The system works to bring in the top four most valuable products based on the users’ search query and with that, they can get the best results and make a better purchase.
We’re trying to not leave anyone out of the market and to not bombard people with innumerable options that they end up not buying anything.
The experience is personalized and we bring brands much closer to their end customers just like that.
Customers can search for the nearest stores to them or just leave the system to take care of looking up their location via the map and then recommending the nearest store where they can make purchases directly online from the same application all in one click.
Personalize shopping experience
By creating a profile and entering personal details, the system can use all this information to retarget the user with the most relevant product recommendation.
The search system is powerful enough to get users to make the best decision when trying to make purchases online via the system.
Cheaper for everyone
Literally, anyone and everyone can use the platform because of how affordable it is. Since its a system that automatically recognizes each individual’s economy, it is easier to purchase products and services with one click.
Designing the platform
The idea of using an overly simplified approach when dealing with search results brought about the usage of a carousel design to list out search results for the main query users’ requests on Ella Ant.
The reason for this “Weird” move as you may think of it is because we basically wanted a fancy design that looks pretty new and different from all others on the internet – just like that.
With the wireframe already figured out, it was time to move on to the high-fidelity design which includes the full-scale mock-up.
Based on the features to be built within the application, it was important that we make the designs based on this.
In an attempt to lower the number of pages or layouts users will have to go through I came up with the idea that we’d be better off using things like Toasts (pop-ups) as they’re called on the web and collapsible for individual products.
Take, for instance, when a user clicks on an item that they want to buy, they will see a list of stores that also sells that item with their prices.
Basically, a mini-comparison table right beneath individual products will give the end user the ability to select whichever store is best for them based on criteria like Price (cheapest to highest), geo-location (nearness to the customer), and also General reviews (from 1 to 5 stars) all which will determine and guide the end-users judgment.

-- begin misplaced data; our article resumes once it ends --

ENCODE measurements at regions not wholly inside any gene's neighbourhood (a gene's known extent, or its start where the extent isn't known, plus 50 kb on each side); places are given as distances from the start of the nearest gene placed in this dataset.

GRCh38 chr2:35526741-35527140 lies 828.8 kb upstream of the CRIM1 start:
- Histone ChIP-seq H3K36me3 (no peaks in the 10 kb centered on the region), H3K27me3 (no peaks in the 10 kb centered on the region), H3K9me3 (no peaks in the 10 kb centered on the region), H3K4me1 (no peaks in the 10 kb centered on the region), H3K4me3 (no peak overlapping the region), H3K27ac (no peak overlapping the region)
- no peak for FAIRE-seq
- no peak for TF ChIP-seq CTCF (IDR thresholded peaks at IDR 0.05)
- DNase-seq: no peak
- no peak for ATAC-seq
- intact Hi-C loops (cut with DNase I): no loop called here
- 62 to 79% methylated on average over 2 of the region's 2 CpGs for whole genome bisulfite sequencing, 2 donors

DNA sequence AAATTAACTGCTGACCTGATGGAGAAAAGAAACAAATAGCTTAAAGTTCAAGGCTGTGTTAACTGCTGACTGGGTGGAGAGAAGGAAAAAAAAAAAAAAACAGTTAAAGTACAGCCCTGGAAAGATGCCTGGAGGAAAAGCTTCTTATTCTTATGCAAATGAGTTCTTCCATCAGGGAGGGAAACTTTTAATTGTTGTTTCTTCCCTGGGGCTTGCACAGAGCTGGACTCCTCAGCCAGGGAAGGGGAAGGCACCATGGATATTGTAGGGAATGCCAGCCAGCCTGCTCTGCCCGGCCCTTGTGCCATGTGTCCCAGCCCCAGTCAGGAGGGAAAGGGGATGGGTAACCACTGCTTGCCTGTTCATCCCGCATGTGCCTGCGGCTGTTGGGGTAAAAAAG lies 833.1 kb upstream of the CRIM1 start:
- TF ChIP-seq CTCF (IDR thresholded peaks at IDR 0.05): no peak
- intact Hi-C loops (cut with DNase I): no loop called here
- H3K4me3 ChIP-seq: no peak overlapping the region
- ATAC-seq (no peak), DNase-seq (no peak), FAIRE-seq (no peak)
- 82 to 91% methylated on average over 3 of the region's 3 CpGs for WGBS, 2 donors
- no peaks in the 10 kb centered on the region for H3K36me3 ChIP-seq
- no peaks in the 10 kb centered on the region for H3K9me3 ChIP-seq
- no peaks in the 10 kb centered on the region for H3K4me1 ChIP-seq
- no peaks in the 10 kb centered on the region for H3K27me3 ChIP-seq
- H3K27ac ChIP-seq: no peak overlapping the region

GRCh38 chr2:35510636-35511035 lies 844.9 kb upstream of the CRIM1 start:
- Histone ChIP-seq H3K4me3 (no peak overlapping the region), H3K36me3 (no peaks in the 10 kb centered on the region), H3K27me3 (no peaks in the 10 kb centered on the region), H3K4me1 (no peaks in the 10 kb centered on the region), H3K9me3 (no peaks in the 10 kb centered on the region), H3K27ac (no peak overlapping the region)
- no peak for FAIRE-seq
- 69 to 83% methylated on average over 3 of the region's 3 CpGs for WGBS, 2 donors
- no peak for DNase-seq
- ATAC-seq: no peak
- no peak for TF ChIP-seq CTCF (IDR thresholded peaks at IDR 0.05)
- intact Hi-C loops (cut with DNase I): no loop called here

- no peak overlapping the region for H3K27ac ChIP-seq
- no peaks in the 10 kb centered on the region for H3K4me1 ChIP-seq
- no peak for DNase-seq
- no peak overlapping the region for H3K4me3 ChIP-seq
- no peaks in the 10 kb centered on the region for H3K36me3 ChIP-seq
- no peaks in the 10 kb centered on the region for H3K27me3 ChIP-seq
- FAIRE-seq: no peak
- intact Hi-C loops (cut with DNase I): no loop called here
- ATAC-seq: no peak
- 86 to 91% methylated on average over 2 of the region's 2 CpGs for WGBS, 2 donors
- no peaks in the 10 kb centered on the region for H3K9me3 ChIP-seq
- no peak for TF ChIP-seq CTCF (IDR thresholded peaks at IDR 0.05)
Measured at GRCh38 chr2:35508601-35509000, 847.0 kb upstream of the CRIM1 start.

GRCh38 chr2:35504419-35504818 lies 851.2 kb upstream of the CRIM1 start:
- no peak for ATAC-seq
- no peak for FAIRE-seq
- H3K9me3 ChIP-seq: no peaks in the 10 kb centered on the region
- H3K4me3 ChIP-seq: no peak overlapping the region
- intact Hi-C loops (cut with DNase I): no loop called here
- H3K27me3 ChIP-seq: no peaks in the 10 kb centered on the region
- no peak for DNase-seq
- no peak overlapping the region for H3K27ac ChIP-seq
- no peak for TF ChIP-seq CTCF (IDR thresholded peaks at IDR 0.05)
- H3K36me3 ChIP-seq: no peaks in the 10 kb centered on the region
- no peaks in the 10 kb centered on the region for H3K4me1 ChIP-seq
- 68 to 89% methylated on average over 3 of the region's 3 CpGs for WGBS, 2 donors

Below are some of the layouts and page elements designed for Ella Ant to be used along with the product pitch during our incubation process.
In the early hours of December 22nd, I got a message from my partner (the founder/idealist of the business) that we will no longer be continuing with the execution and that we needed to cut things off where they are.
It was very hard news for me to process considering the amount of excitement and interest I’ve poured into the project. We would chat until later in the night and pick it up the next morning.
Things seem to have been going great until that day and it was a very sad announcement.
One of the reasons we had to kill the project was because of finances and that’s because we were unable to get funded or at least the other gave up his dream or maybe he was just using me as “a free consultant” because of the potentials and the fact that I was going to become a co-founder of “the next big thing” gave me that interest of collaborating and wanting to give my all to the project.
But that never affected me a bit. I only got disappointed that someone would give up such a brilliant masterpiece or maybe it’s not a masterpiece after all. But however it is, Ella Ant died before it was born.
COLLABORATION! That is the biggest takeaway from me. Being able to create an emotional bond with the rest of the team despite the fact that we have never met.
Our first meeting was virtual and it was back in October.
I mean I reside in Nigeria and my ex-partner resides in the United Kingdom which sets us apart. With that, the majority of the work to be done needed to be processed and executed remotely.
With modern and advanced tools, it was easy for us to organize things and put tasks in order.
For example, highlighting the level of completion as well as commenting on sections for each individual engineer to understand where they’re supposed to pick off on their own ends as well as delivering media assets used in the UI design in order to maintain the same design aesthetics presented during the MVP outreach.